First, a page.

by Mary Hrovat
Escape. When I was a child, I read at every opportunity. If I could, I’d read on the playground; at one point, I was allowed to spend recess in the library and read there. Overall, teachers seemed unenthusiastic about the idea of a kid reading during recess. My mother, a great reader herself, used to tell me that reading was a treat, to be saved for the end of the day when all the work was done. When I was reading, I wasn’t playing with the other kids or helping out with the housework, as I should have been. But I was one of those people described by Penelope Lively, people who are “built by books, for whom books are an essential foodstuff, who could starve without.”
My family went to the public library every two weeks, and there were books in the house, so I was given at best a mixed message about reading. I seized the opportunities offered by the books around me while evading the imposed limits. I read in the closet in the evening after my sister was asleep, or in the living room late at night when everyone was asleep. When I could, I read while I ate. Perhaps I was fortunate to have a boundary to transgress, ever so gently and passively, so as to avoid being entirely subsumed in the role of good girl.
I was reading to learn, but also to escape. Reading for escape is sometimes seen as an inappropriate use of time or a failure to accept reality. Look what happened to Emma Bovary and Catherine Morland (characters created by Gustave Flaubert and Jane Austen, respectively), who came to grief (in very different ways) by taking novels far too seriously. But escape from boredom, emotional distress, or anxiety is no bad thing. I tend to agree with W. Somerset Maugham, who said that reading provides “a refuge from almost all the miseries of life.” I was lucky this refuge was available to me. The power to escape into a book was a rare means of control over my circumstances, and I can’t imagine what life would have been like without it.
I read a lot of lightweight fiction as a child and teenager, in addition to escaping to other places and times. Even the most trivial of my reading, though, helped me overcome the parochialism of childhood, the assumption that the world I knew at home was basically the only world there was. Books taught me that there were other types of families, other types of parents, other religious views, other attitudes toward money and love and work. Each book was a glimpse into a different, sometimes previously unsuspected, world.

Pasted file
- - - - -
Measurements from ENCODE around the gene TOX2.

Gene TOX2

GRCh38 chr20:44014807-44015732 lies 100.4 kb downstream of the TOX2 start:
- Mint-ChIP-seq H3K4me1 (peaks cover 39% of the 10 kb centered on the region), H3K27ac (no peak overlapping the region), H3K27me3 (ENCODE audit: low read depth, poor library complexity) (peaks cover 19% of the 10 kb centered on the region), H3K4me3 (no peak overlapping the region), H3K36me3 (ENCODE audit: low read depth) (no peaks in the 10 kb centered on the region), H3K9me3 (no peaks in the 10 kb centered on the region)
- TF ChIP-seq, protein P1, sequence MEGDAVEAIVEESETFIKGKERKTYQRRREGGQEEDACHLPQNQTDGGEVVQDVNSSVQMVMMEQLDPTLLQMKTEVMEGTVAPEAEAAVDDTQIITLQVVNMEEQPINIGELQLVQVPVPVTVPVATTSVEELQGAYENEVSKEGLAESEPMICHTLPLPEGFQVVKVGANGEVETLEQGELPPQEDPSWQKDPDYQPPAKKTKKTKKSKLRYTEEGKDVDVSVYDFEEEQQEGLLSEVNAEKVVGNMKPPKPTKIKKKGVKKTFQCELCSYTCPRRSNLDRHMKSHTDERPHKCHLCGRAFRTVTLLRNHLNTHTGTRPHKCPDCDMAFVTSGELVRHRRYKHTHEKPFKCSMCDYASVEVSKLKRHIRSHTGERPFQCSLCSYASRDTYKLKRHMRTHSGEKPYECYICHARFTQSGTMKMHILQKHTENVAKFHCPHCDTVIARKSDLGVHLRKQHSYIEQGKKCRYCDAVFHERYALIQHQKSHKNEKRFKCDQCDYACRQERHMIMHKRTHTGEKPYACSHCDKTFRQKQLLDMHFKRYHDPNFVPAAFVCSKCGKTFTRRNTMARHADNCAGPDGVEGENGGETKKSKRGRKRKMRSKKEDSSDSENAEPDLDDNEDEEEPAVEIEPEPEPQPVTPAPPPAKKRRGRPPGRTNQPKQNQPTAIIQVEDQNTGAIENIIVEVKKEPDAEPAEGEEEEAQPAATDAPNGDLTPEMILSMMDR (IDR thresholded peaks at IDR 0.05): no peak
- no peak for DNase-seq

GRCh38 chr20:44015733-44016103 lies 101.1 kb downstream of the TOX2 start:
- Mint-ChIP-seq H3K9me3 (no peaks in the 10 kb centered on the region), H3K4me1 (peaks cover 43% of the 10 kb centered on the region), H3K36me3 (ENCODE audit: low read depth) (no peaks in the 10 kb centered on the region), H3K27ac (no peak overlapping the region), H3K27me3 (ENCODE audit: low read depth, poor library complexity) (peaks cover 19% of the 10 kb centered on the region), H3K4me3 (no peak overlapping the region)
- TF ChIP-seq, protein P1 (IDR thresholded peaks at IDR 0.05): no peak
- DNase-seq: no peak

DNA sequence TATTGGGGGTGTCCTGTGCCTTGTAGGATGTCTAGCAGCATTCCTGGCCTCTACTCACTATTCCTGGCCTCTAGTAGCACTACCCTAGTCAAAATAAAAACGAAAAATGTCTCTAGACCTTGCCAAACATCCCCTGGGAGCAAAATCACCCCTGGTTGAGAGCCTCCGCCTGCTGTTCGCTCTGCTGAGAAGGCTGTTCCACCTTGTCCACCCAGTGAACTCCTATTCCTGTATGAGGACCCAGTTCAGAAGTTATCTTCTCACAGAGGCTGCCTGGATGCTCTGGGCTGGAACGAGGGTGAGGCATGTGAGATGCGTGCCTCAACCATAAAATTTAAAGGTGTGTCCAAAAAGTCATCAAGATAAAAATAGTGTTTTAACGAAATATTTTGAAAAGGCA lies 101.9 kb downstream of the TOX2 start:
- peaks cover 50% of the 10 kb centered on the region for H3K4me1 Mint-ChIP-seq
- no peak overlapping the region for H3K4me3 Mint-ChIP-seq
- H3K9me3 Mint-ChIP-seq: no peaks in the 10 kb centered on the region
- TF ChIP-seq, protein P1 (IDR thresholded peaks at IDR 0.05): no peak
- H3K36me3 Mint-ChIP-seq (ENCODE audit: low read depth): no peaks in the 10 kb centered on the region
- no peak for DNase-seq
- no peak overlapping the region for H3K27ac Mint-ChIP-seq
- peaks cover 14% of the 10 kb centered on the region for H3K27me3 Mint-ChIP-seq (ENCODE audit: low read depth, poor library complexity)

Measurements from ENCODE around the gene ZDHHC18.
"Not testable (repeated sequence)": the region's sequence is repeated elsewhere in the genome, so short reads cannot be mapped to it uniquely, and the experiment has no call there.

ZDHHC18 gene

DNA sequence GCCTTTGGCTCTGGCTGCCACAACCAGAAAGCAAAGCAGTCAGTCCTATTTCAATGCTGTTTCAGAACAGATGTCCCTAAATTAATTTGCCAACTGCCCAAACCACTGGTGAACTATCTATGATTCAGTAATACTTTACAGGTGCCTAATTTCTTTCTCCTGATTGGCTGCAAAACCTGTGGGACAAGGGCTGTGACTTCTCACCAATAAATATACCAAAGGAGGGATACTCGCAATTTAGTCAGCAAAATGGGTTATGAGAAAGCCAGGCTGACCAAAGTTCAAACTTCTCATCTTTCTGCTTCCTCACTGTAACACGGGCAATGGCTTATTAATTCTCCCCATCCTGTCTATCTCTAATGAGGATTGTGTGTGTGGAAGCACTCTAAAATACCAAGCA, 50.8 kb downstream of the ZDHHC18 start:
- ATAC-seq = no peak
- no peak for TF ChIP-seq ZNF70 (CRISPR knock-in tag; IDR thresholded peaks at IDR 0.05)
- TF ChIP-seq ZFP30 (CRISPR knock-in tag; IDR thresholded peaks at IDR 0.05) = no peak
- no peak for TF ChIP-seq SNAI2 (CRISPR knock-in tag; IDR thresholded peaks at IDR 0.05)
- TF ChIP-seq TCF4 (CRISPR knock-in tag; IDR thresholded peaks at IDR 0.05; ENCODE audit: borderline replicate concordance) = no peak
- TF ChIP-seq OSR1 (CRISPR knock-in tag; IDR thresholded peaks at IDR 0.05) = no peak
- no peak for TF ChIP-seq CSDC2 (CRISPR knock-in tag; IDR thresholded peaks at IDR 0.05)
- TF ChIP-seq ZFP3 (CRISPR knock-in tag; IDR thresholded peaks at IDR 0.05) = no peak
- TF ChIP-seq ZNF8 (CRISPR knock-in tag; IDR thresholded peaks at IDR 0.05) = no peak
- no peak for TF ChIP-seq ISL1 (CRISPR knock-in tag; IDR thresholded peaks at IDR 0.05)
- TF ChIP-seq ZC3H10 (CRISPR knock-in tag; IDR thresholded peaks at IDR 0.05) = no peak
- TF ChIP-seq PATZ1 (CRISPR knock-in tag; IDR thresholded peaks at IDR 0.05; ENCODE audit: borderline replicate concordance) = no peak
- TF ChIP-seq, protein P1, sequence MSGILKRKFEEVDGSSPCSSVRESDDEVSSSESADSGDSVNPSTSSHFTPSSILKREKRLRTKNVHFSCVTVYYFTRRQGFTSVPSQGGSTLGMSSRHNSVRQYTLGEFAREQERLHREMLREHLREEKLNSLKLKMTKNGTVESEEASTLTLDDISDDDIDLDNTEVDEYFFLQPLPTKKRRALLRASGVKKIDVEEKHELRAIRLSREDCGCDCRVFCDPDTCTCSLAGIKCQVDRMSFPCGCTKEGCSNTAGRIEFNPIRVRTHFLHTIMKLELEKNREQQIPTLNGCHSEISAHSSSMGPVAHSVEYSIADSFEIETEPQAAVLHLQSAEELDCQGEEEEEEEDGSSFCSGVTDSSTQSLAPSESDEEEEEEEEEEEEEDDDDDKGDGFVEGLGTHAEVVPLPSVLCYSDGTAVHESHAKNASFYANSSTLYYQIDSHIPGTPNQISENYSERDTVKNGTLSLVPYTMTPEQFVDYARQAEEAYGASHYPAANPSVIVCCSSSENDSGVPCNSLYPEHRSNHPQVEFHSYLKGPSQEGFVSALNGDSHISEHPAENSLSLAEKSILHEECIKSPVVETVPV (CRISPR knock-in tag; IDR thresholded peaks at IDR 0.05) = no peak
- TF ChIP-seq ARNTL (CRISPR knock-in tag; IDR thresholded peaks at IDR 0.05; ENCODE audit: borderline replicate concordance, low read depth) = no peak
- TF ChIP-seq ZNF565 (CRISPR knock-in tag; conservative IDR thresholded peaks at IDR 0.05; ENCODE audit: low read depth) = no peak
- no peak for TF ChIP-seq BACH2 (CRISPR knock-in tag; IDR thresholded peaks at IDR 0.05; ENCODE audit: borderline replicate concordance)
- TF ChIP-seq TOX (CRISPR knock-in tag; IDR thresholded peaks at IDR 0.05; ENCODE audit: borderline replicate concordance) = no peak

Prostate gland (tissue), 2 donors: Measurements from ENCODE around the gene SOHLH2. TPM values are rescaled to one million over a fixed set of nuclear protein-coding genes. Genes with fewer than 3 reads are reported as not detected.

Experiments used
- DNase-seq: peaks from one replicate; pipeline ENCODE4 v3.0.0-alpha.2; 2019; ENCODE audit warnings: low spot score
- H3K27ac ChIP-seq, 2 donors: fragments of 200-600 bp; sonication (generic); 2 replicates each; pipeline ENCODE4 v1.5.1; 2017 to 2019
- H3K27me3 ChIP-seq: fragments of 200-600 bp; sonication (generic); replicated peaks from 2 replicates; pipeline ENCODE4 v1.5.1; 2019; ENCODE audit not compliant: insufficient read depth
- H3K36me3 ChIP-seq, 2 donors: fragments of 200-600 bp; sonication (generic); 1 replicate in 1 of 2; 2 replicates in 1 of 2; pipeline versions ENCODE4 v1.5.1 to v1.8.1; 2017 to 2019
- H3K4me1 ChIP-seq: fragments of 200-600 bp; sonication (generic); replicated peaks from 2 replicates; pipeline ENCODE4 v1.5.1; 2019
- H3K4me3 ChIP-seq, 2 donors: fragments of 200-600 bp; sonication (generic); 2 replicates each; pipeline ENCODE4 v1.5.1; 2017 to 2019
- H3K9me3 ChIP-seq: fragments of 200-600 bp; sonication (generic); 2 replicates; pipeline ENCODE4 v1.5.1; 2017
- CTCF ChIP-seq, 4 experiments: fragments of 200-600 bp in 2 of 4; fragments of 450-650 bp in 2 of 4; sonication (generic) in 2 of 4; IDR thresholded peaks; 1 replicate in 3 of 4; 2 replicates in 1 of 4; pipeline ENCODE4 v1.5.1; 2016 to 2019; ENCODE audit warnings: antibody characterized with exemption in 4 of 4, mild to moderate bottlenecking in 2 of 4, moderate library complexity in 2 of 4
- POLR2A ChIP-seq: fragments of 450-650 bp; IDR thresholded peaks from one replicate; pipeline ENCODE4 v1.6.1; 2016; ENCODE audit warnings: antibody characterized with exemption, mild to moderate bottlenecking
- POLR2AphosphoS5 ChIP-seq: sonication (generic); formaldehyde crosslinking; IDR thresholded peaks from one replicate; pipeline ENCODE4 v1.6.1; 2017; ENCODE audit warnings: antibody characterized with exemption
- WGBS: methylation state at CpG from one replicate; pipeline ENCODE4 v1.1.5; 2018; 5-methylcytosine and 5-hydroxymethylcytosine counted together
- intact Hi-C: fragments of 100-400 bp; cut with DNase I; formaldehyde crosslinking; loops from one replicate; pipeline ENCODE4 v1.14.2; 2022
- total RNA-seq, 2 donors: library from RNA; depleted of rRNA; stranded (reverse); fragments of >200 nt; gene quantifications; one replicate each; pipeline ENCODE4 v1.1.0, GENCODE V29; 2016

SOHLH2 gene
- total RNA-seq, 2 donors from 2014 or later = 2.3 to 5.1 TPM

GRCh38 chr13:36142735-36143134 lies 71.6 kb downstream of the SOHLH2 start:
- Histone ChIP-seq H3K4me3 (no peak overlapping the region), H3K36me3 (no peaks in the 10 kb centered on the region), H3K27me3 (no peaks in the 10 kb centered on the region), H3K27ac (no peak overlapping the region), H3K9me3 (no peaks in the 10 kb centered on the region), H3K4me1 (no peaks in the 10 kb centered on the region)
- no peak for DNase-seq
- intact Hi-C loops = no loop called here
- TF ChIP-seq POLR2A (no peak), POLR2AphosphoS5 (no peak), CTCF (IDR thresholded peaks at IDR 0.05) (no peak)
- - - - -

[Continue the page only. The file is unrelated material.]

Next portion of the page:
I wasn’t reading to broaden myself, because I didn’t realize, when I started, that I was narrow. I read because it was fun. Sometimes what’s labeled as “escapist reading” could more fairly be called “reading for enjoyment.” Having experienced prolonged periods of anhedonia, I value the act of reading purely for the pleasure of it.
Books as vessels. “There is no Frigate like a Book,” Emily Dickinson wrote, “to take us Lands away.” Books carry you toward as well as away from things. Sometimes they do both at once. If you’re reading to escape from ignorance or doubt, for example, you may not be sure where you’re going, but you’re seeking someplace different.
Books expand the horizon of those for whom one life is not enough. Even if I had unlimited money to travel, I couldn’t visit every place I’d like to see. Even if I could visit every place I’d like to see, I couldn’t know what it’s like to live there or to have grown up there. I can’t visit the past, live through the events of history, or travel to imagined futures. I can’t know historical figures personally, and I can’t live an ordinary life in any other time but this one. Books can carry me beyond these limitations.
People have a map and timeline of the world in their heads, and a rough outline of human knowledge. These tools are necessarily broad and imprecise over most of their range, more like sketches than in-depth views, and often incorrect about the details. It’s comforting that any point you choose on the map or the timeline, or any subject humans have studied, is usually much richer than you expect. The more I read (looking up words, names, place names, events), the more I realize how little I know. My reading lists are constantly growing. It’s the most satisfying receding horizon I can imagine, because there’s always a learning curve, a gradient to work against in pleasurable effort, an inexhaustible future. (The thought of an inexhaustible potential future, for someone with a limited lifespan, may seem cruel, until you consider the alternative.)
Built by books. I still tend to think of reading as a solitary activity that disconnects me from other people. In fact, though, reading is a form of limited but intense contact with another human mind. Carl Sagan wrote: ”One glance at [the page] and you hear the voice of another person, perhaps someone dead for thousands of years. Across the millennia, the author is speaking, clearly and silently, inside your head, directly to you.”